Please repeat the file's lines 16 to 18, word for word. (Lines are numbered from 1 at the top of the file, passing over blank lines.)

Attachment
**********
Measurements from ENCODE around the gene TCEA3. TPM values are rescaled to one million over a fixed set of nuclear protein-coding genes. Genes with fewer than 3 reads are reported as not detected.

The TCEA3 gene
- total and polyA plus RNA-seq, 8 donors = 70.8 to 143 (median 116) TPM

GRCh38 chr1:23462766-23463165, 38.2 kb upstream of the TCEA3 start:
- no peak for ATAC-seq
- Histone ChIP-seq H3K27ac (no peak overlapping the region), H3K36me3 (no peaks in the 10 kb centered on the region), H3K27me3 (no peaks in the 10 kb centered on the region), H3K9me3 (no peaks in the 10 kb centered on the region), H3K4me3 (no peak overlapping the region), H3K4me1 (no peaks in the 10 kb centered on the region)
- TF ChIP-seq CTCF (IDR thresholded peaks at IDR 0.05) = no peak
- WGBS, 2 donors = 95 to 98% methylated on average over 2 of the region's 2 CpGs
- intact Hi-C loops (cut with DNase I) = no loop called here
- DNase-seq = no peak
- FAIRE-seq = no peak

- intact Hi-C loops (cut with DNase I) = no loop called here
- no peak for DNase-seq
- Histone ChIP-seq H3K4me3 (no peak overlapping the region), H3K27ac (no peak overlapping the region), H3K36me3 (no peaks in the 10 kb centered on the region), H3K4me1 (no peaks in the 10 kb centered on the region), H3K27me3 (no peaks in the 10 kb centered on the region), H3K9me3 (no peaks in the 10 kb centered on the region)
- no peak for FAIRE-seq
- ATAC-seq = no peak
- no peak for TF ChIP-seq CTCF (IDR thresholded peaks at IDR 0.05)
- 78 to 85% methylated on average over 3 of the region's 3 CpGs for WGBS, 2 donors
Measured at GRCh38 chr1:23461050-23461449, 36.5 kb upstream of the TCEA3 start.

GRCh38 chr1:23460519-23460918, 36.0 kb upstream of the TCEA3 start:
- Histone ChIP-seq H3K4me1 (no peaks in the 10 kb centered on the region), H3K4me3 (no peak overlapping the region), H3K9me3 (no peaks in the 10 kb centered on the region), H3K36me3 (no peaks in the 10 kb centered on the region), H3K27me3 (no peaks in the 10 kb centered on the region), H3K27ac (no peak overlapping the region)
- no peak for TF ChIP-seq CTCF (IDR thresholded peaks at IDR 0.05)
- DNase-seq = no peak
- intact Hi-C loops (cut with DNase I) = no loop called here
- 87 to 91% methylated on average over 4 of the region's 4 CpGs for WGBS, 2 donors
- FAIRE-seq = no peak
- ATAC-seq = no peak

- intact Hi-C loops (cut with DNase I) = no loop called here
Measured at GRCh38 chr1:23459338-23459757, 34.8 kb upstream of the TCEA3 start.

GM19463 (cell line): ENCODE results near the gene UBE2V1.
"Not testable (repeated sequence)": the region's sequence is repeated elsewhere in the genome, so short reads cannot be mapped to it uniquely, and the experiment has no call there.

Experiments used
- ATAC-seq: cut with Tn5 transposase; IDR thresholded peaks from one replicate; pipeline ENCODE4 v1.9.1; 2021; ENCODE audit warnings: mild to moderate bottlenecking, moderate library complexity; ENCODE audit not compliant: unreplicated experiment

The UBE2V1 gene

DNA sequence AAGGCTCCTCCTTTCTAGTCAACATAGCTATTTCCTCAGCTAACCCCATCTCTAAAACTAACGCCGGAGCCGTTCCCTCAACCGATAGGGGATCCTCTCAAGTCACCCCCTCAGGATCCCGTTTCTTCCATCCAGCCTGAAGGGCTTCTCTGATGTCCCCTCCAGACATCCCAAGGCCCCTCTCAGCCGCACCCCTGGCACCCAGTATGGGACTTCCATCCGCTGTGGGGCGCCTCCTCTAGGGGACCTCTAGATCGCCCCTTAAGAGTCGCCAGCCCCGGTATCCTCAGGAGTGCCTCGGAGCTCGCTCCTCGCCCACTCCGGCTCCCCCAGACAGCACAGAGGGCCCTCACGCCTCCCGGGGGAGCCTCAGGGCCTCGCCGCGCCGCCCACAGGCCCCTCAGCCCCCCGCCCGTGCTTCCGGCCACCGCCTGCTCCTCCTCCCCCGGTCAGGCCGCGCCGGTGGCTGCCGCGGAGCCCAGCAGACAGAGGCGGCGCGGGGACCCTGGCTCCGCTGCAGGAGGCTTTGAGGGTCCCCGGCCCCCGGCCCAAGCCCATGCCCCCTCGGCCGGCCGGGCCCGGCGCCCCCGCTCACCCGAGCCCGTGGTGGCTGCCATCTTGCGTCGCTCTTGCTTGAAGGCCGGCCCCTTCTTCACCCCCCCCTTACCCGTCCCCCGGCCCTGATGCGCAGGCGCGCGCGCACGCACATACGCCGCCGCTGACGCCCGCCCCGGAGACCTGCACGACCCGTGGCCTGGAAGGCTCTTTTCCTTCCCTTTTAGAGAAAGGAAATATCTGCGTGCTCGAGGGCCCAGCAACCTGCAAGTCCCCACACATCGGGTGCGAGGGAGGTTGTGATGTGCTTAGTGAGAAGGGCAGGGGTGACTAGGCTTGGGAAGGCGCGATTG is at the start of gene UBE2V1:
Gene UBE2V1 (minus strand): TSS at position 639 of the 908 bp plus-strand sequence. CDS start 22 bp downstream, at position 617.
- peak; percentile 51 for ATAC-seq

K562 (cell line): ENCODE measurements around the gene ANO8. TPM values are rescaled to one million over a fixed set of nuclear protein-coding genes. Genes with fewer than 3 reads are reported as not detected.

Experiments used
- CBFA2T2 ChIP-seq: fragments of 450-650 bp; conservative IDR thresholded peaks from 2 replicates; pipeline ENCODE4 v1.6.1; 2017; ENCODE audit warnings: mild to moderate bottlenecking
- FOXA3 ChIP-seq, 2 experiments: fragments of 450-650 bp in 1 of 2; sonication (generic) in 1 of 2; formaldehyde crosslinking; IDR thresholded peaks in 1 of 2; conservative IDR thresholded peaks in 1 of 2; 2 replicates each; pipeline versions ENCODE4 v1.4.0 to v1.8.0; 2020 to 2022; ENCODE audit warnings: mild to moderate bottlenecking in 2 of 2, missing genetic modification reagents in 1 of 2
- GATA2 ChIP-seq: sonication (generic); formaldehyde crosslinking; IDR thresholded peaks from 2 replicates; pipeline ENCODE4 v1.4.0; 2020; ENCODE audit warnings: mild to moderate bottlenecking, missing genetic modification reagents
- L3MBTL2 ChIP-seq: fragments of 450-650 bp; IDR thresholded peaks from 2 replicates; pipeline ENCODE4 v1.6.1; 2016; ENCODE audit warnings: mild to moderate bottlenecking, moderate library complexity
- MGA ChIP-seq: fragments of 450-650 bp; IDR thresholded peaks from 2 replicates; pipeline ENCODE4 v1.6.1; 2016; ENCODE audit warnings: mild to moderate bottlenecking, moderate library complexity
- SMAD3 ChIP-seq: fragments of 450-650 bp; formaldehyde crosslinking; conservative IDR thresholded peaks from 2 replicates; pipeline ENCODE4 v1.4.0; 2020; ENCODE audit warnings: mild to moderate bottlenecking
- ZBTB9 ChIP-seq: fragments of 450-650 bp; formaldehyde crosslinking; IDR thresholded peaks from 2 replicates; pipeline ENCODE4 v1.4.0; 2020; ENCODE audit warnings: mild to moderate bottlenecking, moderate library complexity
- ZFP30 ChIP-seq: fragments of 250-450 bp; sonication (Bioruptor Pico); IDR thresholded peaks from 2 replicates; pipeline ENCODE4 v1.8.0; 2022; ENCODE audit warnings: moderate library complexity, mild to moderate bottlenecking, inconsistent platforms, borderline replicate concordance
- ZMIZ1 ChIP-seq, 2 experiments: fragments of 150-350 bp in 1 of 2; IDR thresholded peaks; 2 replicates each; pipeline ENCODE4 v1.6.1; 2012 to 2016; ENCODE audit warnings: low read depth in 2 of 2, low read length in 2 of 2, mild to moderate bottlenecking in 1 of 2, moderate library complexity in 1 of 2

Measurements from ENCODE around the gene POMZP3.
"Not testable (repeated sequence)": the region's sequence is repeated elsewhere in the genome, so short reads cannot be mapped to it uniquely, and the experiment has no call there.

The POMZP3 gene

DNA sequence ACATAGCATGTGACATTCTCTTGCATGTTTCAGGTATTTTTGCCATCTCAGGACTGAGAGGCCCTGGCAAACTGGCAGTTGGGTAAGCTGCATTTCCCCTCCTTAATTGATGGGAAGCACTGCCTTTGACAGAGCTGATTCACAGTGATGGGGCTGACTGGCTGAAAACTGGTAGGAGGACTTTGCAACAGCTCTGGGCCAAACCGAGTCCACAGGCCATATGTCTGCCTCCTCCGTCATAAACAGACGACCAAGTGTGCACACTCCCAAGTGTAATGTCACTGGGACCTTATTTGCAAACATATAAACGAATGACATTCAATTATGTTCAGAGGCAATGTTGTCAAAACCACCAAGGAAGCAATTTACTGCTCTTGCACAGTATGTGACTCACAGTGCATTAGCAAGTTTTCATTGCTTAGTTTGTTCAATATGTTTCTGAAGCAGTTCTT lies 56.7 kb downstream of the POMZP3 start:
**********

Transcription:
- ATAC-seq = no peak
- no peak for TF ChIP-seq CTCF (IDR thresholded peaks at IDR 0.05)
- 78 to 85% methylated on average over 3 of the region's 3 CpGs for WGBS, 2 donors